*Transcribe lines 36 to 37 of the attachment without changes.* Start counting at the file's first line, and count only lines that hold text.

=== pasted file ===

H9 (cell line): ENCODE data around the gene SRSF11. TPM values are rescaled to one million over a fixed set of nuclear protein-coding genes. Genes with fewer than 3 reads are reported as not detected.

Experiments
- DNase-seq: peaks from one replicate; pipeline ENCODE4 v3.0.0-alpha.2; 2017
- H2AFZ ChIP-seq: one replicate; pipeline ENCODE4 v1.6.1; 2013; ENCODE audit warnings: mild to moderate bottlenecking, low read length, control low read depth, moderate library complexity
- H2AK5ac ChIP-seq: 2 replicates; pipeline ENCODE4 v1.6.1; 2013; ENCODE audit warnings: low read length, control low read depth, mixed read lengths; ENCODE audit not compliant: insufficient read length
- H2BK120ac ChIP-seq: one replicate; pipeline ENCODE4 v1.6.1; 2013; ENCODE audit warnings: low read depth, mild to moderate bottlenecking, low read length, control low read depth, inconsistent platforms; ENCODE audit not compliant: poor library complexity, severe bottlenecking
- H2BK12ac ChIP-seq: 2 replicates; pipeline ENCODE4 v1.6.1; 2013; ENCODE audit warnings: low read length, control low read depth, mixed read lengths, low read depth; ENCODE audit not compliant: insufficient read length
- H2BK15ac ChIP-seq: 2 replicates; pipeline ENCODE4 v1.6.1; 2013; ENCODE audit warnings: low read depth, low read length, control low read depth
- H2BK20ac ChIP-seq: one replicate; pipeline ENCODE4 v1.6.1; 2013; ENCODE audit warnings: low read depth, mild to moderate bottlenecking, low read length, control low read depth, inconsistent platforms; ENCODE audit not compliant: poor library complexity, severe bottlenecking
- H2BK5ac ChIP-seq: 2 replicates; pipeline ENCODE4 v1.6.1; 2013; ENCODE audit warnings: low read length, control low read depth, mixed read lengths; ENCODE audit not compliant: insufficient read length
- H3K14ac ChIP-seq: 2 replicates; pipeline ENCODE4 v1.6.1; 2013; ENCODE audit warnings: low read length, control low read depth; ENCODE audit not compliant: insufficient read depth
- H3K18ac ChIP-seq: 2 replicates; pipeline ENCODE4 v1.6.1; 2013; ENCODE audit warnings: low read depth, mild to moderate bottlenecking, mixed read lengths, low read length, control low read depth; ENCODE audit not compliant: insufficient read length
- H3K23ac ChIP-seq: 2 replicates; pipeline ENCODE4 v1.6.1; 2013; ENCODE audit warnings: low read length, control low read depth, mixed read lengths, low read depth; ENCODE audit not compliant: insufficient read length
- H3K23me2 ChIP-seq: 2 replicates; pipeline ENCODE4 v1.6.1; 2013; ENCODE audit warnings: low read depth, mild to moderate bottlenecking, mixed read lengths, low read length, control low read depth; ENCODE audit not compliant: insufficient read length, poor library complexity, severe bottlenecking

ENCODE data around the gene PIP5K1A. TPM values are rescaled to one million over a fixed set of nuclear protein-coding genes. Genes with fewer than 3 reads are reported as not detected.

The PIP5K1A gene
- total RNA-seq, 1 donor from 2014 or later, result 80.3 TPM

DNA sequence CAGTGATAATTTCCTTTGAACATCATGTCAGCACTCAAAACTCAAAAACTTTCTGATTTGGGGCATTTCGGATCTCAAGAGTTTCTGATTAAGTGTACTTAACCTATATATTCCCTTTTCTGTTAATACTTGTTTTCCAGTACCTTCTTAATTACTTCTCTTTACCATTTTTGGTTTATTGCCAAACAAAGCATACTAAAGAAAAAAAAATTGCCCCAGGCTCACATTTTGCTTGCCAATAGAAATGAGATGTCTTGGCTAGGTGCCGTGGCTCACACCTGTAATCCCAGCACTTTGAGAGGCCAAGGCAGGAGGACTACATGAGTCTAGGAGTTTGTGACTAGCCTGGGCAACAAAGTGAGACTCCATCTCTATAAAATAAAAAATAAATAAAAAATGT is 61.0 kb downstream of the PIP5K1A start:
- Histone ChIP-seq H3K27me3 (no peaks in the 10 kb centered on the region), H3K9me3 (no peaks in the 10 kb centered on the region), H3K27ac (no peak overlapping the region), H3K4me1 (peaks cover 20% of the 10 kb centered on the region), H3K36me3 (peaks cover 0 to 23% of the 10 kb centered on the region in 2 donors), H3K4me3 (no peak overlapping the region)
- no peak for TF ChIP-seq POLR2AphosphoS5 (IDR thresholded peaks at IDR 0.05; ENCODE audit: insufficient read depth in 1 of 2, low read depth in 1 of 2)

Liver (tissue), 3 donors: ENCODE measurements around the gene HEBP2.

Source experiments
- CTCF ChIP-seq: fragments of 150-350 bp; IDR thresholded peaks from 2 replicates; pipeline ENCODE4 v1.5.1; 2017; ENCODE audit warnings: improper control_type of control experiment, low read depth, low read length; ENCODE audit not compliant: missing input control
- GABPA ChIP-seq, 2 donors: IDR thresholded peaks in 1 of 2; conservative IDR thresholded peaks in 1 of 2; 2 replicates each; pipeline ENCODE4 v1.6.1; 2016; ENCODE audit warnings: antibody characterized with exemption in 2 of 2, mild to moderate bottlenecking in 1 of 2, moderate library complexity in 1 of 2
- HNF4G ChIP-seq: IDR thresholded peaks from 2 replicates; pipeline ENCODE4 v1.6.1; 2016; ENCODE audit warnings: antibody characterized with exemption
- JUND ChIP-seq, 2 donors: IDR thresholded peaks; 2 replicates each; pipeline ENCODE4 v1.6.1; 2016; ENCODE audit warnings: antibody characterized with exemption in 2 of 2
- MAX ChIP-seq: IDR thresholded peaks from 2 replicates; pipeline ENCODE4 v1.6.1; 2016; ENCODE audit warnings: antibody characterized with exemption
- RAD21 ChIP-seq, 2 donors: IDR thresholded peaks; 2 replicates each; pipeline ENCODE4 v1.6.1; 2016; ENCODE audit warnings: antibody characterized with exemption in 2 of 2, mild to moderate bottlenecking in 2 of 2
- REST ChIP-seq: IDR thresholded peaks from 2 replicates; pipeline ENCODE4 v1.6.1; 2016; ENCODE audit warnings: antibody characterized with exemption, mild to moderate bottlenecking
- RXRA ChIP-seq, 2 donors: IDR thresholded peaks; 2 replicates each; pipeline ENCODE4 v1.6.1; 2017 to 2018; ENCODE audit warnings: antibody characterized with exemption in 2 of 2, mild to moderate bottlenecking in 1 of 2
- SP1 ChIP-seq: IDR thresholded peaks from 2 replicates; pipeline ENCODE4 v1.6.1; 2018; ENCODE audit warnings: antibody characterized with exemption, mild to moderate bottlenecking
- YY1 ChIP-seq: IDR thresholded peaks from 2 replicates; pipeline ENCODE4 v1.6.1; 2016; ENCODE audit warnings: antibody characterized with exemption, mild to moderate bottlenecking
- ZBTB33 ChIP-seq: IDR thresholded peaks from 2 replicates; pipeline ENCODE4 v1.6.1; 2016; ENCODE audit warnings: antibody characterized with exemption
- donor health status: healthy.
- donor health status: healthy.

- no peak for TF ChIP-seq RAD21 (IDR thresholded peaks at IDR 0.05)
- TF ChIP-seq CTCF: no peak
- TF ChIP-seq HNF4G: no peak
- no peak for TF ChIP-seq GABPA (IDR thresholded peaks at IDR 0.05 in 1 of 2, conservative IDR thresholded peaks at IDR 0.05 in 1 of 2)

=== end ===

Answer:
- no peak for TF ChIP-seq RAD21 (IDR thresholded peaks at IDR 0.05)
- TF ChIP-seq CTCF: no peak